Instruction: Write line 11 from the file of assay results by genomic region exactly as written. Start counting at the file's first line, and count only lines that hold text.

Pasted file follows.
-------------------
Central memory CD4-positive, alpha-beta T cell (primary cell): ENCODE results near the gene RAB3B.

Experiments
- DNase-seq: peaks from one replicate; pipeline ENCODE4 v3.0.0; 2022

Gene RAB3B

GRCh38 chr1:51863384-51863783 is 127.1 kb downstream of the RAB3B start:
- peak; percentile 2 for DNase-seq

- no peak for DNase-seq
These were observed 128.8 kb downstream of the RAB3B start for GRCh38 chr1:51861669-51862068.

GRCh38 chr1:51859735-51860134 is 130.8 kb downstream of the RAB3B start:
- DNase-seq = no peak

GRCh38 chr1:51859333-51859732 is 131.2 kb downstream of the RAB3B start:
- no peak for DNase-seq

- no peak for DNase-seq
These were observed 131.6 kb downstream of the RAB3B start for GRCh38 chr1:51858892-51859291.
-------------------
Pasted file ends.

GRCh38 chr1:51859333-51859732 is 131.2 kb downstream of the RAB3B start: